I had an interesting conversation with a college student this spring. When I met her, she was dressed in Abercrombie and Fitch clothes, had an Apple watch, wore Gucci’s on her feet and drove us to a coffee shop in her Jaguar. When I asked her, “How can you afford all these, as a college student? She said, “Oh, I can’t. But my dad can.”
As both educators and parents watch today’s kids grow up, we want the best for them. We want them to thrive as adults—in their careers, their families and their personal fulfillment. What we often fail to see, however, is that in our quest to “want the best for them” we inadvertently stunt their growth.
While we want our young people to grow up, we don’t want to see them have to sacrifice things they want along the way. We don’t want them to go without:
- the latest technology
- nice clothes and accessories
- eating out at restaurants
- fine automobiles or SUV’s
- ___________________(You can fill in this last blank.)
Because it’s too hard for us to see them sacrifice things that make life nice and easy, we believe it’s up to us to ensure they have all they need—and want—in every life stage. In fact, we feel like bad parents if we don’t supply their “wants.” Upon reflecting on my maturation process, however, this is a change from the days my parents watched me grow up.
My Parents and Sacrifice
My parents always provided for me growing up. I never remember going without anything I needed, as a child. All along, however, if I told my dad I needed something, he would ask me:
“Do you really need that? Why do you need it?”
If I could make a case for why I needed it, he’d likely get it for me. Or, we’d work out a plan for me to save the money to buy it myself. That’s how I got my Matchbox® cars, my Hot Wheels®, my G.I. Joe® and my first baseball mitt.
It wasn’t that my parents didn’t want me to have everything my heart desired. It’s because they refused to disable me from becoming resourceful. You see, both my mom and dad grew up during the Great Depression. My dad believes it was the best time in history—as that low economic period forced Americans to help each other, to see what was most important and…to be resourceful.
The Connection Between Sacrifice and Resourcefulness
You see, when I go without something, I am forced to become resourceful. I realize that perhaps I really did not need that “thing” after all, or I am forced to figure out a way to get it. My dad was brilliant at cultivating resourcefulness in me. I think he must have seen the correlation between resourcefulness and sacrifice.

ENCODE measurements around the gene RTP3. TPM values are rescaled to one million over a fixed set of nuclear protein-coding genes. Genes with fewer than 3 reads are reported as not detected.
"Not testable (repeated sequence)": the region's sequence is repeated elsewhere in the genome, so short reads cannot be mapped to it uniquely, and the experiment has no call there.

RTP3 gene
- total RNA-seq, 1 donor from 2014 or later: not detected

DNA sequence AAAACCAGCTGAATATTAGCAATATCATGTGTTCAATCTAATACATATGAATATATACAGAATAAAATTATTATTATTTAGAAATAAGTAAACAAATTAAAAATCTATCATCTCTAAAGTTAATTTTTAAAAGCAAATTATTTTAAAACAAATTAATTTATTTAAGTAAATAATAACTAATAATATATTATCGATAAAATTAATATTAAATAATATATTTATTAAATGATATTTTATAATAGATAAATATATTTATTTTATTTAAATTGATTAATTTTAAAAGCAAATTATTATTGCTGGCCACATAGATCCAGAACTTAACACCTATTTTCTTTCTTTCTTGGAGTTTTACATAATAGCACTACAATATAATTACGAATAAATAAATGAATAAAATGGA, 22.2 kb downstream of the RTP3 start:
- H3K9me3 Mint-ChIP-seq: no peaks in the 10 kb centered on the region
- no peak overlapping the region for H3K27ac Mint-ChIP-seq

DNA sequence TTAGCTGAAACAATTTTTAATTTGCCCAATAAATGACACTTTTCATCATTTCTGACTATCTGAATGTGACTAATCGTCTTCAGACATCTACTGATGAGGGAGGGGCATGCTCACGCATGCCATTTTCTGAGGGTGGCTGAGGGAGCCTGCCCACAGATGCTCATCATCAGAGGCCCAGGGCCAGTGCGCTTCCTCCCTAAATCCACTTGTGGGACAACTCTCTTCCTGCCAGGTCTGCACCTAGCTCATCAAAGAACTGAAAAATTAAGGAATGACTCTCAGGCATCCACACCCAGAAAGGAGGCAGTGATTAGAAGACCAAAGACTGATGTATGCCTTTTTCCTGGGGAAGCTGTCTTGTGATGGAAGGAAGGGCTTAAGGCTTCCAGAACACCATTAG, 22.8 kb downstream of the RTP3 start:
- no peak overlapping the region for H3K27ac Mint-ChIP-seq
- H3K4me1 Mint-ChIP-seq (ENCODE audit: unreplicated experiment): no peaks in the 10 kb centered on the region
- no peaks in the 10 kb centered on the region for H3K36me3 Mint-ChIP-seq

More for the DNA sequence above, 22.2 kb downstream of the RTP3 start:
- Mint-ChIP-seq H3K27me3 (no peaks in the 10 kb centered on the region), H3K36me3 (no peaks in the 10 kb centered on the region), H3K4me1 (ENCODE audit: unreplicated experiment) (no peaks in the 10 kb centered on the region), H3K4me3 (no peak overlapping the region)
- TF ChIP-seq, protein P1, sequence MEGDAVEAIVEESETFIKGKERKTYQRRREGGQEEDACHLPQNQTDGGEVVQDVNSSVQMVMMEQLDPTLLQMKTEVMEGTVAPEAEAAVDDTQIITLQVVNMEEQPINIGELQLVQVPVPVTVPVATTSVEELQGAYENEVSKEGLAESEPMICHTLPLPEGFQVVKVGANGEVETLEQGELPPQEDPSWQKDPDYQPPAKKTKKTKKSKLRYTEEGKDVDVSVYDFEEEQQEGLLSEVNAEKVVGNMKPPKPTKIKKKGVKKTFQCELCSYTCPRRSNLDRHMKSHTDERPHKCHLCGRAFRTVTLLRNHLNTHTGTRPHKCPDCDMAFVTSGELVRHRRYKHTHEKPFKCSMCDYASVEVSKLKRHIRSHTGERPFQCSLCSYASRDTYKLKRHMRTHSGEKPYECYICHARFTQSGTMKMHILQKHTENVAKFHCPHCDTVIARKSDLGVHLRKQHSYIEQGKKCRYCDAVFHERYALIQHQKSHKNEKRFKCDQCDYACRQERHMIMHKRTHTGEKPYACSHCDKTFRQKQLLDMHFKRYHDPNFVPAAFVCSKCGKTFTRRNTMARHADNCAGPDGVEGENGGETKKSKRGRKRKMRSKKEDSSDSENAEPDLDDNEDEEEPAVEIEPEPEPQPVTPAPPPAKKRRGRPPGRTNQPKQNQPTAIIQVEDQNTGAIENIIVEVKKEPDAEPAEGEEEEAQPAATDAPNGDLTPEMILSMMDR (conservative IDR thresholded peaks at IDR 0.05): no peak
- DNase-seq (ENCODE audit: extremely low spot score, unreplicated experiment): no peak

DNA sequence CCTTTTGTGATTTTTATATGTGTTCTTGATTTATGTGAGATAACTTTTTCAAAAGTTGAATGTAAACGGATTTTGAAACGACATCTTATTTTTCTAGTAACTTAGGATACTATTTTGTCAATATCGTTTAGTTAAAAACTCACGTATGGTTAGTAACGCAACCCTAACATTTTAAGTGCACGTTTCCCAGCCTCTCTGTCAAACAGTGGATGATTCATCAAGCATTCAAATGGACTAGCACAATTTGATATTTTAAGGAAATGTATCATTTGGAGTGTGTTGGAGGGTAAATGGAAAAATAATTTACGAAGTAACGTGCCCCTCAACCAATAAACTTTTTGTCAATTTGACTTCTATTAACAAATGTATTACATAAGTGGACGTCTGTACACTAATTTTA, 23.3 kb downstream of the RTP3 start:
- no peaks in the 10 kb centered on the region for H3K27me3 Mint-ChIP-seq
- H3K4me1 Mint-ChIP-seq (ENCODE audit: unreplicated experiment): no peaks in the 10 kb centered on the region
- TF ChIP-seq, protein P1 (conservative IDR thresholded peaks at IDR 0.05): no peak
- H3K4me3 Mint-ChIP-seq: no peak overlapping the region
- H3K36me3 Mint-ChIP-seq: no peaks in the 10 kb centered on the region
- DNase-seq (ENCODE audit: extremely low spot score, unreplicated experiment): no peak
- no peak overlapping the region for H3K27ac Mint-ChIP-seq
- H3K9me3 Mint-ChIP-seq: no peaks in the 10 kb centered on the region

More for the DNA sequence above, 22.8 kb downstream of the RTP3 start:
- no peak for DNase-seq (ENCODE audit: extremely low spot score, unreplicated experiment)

When I was young, I wanted to start a Matchbox car collection. Do you remember those? At Christmas or birthdays, I usually asked for another cool car I wanted at the time. My dad sat down with me, however, and explained how I could get all the cars I wanted if I took a paper route. Huh?
Do you remember those?
Each car cost $.50, plus tax—a total of 57 cents. We calculated how many cars I could buy on my own in just a week. It was amazing. I was incentivized.
I ended up signing up to ride my bike around our community, tossing newspapers on driveways early each morning, even when it rained. Ugh. I know my mom hated to see me go out when it was so wet, but she didn’t stop me. She warmed me up when I came home, but neither parent stopped the “sacrifice.”
And I got a whole lot of Matchbox cars as a result.
Someone direct-tweeted me recently saying, “One could argue that raising children today is the most abdicated responsibility in America.” Wow. That’s quite an indictment. If it’s true, however, it’s likely because we were either absent when we should have been there for our kids, or…we stunted their growth by giving them everything. They never felt what its like to sacrifice.
May I say it again? There is a connection between sacrifice and resourcefulness. If our children make few sacrifices, they’ll be happy today, but very likely they’ll be ill-prepared for tomorrow.